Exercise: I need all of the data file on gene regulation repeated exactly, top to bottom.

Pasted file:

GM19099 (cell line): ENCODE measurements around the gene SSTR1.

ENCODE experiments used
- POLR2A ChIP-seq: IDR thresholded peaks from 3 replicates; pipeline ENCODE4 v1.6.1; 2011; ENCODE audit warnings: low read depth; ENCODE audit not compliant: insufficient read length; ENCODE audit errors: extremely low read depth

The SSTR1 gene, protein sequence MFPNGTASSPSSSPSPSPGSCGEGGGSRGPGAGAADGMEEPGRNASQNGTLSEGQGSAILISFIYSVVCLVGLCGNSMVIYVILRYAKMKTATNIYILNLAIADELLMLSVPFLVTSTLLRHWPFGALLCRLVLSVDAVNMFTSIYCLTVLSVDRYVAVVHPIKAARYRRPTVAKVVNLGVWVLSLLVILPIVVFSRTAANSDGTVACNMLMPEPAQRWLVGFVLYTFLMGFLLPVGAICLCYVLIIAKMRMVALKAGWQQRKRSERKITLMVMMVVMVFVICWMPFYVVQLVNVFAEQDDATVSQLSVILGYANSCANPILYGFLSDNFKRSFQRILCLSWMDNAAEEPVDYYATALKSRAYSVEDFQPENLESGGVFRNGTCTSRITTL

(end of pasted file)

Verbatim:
GM19099 (cell line): ENCODE measurements around the gene SSTR1.

ENCODE experiments used
- POLR2A ChIP-seq: IDR thresholded peaks from 3 replicates; pipeline ENCODE4 v1.6.1; 2011; ENCODE audit warnings: low read depth; ENCODE audit not compliant: insufficient read length; ENCODE audit errors: extremely low read depth

The SSTR1 gene, protein sequence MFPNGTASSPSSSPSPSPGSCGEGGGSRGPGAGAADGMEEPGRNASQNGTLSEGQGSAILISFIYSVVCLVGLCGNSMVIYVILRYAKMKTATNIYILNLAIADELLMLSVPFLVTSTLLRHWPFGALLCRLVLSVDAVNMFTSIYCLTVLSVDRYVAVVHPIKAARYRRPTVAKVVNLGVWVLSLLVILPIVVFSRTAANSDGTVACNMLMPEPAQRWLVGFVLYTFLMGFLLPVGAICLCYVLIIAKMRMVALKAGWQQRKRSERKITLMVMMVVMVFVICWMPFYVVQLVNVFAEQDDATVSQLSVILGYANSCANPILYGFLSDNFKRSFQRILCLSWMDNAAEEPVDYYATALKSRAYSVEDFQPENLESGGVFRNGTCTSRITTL